Then there is funding. If you are not quite comfortably funded then you might be buying an older boat and it could easily take three years to put the old girl back in shape especially if you are trying to find used equipment or take advantage of big sales on the particular items that you need. If you are well funded you might end up buying a more modern offshore boat wna there is far less difference in speed, beating ability, and light air performance between some of the better offshore performance boats and coastal cruisers than there used to be.

Jeff

Jeff

JohnDrake 06-11-2001 04:19 AM

Wanting to go offshore in 2 yrs - buy right boat now ?
 
All things being equal, buying one boat now, knowing you are going to buy your ''real'' boat sometime later is never a good idea financially. Its expensive and often it is difficult to sell a boat.

Now is a good time to be a buyer. I might suggest the following:

1. Join a sailing club or some association like JWorld where you can sail THEIR boats. This is generally much cheaper than chartering and often you get access to different types of boats. You will get your sea legs back and learn more about boats.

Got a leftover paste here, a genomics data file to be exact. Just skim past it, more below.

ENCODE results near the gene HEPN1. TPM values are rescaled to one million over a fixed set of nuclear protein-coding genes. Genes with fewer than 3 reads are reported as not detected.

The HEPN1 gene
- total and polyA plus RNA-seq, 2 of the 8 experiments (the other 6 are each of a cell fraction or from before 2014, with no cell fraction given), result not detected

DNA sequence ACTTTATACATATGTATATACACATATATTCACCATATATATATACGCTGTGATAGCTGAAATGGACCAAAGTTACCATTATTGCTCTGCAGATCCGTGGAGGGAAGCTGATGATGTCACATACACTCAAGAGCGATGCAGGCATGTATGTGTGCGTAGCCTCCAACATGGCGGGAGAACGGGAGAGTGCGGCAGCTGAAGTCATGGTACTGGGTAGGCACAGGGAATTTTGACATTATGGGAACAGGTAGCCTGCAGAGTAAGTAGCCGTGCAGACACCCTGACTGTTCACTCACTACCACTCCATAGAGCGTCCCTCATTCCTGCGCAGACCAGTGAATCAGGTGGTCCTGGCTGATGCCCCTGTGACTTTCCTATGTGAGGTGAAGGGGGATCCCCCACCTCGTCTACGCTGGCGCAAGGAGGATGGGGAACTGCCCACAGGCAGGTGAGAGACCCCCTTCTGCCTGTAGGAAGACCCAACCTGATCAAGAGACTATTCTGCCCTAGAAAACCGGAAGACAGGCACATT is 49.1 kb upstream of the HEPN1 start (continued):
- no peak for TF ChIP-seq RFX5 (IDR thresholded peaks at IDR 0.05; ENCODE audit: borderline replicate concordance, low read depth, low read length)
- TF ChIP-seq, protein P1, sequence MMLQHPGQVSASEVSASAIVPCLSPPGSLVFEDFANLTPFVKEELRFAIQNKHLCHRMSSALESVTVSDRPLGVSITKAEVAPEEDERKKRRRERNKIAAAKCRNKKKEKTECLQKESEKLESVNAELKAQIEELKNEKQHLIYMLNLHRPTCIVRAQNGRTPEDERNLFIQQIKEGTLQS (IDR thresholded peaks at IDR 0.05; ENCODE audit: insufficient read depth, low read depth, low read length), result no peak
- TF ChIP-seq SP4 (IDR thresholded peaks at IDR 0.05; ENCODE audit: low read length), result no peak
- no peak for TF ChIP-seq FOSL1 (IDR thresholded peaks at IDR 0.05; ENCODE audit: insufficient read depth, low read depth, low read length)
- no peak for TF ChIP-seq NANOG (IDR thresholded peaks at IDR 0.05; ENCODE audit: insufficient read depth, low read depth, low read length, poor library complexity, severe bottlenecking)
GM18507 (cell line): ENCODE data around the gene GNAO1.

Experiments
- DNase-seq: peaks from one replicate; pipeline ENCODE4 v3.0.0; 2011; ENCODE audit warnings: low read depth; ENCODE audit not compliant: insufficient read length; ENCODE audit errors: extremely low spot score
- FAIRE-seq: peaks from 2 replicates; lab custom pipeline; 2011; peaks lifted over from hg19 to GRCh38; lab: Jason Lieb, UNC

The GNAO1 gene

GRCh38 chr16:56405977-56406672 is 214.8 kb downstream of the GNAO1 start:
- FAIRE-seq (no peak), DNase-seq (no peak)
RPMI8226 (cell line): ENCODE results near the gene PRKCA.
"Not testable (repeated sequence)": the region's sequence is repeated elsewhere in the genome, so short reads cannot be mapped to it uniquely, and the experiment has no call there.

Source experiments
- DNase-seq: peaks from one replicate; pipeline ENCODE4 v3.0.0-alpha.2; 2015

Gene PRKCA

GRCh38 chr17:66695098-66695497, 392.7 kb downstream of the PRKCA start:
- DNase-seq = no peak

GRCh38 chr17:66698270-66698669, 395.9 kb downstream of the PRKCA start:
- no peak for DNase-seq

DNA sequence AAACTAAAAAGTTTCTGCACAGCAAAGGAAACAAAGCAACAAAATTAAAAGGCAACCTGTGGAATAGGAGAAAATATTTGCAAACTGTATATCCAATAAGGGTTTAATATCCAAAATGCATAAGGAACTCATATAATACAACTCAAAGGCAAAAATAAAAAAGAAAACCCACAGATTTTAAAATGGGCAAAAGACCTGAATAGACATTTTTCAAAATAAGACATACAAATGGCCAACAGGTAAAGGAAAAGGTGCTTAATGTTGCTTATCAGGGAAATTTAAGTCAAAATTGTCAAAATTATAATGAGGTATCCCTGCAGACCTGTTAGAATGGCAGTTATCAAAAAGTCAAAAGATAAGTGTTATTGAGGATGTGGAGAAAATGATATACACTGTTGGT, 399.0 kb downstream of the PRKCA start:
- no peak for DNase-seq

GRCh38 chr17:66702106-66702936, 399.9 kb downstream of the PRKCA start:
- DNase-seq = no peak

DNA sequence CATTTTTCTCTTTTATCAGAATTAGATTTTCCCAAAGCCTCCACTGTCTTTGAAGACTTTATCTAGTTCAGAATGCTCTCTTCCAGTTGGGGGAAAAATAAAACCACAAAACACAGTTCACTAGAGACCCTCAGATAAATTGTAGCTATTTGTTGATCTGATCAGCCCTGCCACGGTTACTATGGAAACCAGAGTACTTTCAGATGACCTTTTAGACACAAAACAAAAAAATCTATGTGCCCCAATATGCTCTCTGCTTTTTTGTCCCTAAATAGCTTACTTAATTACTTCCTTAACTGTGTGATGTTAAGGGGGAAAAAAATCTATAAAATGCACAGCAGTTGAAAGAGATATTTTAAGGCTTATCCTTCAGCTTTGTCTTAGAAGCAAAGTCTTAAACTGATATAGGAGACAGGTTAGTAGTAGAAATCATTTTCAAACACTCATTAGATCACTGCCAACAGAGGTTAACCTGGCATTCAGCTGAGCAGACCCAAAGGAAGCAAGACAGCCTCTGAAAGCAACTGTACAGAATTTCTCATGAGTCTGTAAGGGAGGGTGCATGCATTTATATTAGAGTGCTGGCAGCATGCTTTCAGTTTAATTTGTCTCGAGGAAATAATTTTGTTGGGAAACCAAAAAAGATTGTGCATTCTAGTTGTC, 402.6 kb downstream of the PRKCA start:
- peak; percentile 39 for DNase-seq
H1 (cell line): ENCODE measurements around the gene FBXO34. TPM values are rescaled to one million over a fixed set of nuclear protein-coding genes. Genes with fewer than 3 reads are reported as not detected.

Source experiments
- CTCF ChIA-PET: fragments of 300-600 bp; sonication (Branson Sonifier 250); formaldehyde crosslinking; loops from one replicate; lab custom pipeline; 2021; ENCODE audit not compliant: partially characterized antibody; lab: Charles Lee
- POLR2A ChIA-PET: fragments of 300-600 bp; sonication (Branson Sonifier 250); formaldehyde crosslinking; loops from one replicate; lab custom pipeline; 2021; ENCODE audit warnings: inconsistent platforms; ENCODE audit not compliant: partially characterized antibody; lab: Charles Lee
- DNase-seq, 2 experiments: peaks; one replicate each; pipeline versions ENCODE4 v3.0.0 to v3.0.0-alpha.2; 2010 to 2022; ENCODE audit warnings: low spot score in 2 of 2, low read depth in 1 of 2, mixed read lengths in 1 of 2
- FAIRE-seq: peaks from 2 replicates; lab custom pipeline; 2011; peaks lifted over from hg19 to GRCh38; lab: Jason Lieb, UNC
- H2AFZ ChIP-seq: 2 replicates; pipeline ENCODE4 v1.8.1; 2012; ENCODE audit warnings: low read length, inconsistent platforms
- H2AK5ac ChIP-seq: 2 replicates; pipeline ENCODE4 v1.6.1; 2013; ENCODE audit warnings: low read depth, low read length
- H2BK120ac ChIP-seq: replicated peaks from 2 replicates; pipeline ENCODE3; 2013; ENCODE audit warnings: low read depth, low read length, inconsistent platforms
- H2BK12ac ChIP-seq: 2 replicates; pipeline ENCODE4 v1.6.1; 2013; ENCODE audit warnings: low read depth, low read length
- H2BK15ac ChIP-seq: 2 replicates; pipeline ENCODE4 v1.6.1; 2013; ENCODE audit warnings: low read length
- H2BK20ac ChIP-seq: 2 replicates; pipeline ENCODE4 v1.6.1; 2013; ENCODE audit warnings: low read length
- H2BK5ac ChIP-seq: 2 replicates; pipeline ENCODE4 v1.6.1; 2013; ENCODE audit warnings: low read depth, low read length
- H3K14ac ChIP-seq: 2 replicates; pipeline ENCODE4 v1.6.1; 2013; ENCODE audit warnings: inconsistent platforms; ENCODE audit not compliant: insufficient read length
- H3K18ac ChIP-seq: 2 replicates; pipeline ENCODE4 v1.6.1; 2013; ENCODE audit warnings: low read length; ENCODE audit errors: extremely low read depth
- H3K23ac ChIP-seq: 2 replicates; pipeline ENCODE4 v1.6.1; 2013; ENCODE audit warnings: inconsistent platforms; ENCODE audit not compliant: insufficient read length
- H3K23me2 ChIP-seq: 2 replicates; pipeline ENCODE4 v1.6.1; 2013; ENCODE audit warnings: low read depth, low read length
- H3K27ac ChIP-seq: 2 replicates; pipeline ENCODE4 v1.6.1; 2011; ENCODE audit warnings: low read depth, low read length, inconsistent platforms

2. Then spend at least 1 yr looking for your ultimate boat. I guarantee your thoughts will change in that time and you will end up with a different and better boat that you first thought you wanted.

You will save a lot of $$$ with the above approach.

Best of luck

jack_patricia 06-11-2001 02:38 PM

Wanting to go offshore in 2 yrs - buy right boat now ?
 
Pat:

I think you need to offer more info in order to get truly useful info. You talk about your cruising plans in relatively definite terms, but to where? Some view trips up/down the ICW as cruising, which it is, while others think of it in terms of Oz, Kiwiland and a circumnavigation.

Similarly, you mention being away from sailing for 5 years. If that was after 20 years of competitive racing, so what? If it was after dabbling for a few years, there''s a generally huge learning curve you need to climb, if long-term cruising is your game.